Let’s zoom out. What do you predict will be the same about work, the workforce and the workplace 10–15 years from now? What do you predict will be different?
We’re in an historic period of flux on multiple levels. It’s tough to say specifically what might be the same in the next decade. But I think three trends will definitely continue. One is technology and automation, which is kind of obvious. Work will continue to be driven by innovations in computing power, software, robotics, sensors, materials, and more. Second is decentralization. Organizations, the work process, and even individual careers will continue to be spread out across multiple locations and multiple teams or partners or employers. The pandemic accelerated the work-from-home and digital nomad trends. And lastly, workers, organizations, and the workplace will continue diversifying in terms of cultures, languages, identities, and abilities. We see this in the workplace discussions and tensions around identity topics like race and gender and sexual orientation and neurodiversity and agism.
These three trends mean that work will need to be even more human in the next decade. As technology continues its ascent, people need to bring to work the human algorithms like curiosity, empathy, imagination, purpose, and motivation. As work becomes more dispersed, people need stronger personal skills at building and maintaining relationships. More collaboration with people who are very different from us requires stronger interpersonal skills.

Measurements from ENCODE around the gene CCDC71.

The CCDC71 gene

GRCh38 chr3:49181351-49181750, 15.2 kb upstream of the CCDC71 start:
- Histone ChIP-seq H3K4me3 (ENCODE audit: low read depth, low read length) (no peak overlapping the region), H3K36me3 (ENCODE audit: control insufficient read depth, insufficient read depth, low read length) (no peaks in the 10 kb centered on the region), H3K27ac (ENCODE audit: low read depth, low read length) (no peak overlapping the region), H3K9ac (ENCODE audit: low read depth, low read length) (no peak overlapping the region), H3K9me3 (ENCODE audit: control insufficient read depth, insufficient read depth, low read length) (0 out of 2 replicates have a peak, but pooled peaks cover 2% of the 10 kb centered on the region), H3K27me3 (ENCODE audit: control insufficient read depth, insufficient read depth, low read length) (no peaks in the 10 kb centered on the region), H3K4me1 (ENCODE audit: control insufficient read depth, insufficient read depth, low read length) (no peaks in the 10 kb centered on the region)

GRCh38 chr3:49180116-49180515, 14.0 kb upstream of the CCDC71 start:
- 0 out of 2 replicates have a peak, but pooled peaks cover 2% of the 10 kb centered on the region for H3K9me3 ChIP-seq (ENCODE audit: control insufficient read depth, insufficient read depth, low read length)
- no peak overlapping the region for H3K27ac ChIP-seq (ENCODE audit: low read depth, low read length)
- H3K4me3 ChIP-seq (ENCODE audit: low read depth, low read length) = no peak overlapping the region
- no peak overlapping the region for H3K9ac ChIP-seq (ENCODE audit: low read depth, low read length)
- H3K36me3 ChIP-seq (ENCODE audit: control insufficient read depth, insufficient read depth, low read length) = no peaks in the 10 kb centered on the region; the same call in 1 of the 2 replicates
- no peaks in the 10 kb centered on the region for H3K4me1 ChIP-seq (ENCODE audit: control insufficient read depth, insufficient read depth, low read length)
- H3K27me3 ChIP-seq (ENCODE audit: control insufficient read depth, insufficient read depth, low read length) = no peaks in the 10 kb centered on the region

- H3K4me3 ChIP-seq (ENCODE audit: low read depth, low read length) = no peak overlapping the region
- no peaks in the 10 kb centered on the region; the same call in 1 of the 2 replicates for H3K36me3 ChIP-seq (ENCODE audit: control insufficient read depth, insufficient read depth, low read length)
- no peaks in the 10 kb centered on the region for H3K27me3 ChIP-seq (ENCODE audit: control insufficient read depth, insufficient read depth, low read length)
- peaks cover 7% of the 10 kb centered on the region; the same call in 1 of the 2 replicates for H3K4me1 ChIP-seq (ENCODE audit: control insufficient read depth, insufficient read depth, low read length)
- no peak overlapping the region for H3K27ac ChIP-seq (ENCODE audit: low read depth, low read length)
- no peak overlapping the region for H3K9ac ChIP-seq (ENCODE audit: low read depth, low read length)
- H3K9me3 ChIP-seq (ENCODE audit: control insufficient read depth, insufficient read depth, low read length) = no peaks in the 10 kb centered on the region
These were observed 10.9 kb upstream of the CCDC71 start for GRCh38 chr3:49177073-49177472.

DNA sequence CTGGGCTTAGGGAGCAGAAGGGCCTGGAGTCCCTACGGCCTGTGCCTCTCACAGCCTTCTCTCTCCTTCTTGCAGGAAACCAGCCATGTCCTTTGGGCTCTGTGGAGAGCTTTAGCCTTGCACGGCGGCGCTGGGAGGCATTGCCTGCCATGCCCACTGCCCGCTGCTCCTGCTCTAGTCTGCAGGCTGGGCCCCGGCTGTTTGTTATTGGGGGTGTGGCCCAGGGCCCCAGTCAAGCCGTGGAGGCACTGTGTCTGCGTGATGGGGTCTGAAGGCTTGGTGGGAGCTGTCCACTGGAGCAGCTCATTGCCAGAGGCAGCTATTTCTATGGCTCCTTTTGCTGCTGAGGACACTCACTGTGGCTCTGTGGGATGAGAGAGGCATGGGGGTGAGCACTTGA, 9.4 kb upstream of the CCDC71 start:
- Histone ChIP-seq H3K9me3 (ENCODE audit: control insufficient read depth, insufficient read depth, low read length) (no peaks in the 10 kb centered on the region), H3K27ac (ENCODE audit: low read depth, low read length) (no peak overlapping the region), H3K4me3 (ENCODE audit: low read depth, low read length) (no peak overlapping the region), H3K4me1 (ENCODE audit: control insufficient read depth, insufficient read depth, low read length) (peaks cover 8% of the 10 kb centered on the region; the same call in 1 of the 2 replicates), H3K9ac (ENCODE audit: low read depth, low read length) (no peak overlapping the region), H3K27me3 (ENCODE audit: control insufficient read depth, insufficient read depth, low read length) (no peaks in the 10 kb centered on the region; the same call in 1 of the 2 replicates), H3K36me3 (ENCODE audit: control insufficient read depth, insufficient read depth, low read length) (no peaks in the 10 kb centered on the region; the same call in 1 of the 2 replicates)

What advice would you offer to employers who want to future-proof their organizations?
Expand your recruiting, training, and promotion practices to encompass the whole human being. Right now, we’re all too focused on process and domain knowledge in the workplace. That type of knowledge is important, definitely. But more and more, process and domain knowledge will be baked into technology. People will increasingly need great personal, interpersonal, and organizational skills to succeed in the diverse, dispersed, tech-driven workplace.
What do you predict will be the biggest gaps between what employers are willing to offer and what employees expect as we move forward? And what strategies would you offer about how to reconcile those gaps?
People can be the messiest and more expensive part of business. Employers have typically tried to avoid the costs associated with caring for people. Costs like living wages, mental and physical health insurance, paid time off, reasonable staffing levels and workloads. On the other hand, employees are increasingly expecting employers to care about them as whole people.
To close the gap, employers need to truly invest in organizational culture that welcomes and supports the whole employee. If employees can be wholly themselves at work, they will apply all their human algorithms to what they do. That’s a fully engaged worker, something that employers long for — and benefit from. Studies show itthat investing in culture more than makes up for the costs of doing business as usual: which means low emp[loyee engagement rates, more churn and overall lower overall productivity, higher employee turnover, and — crucial — much lowerless creativity and innovation than what’s needed to keep up with the changing world.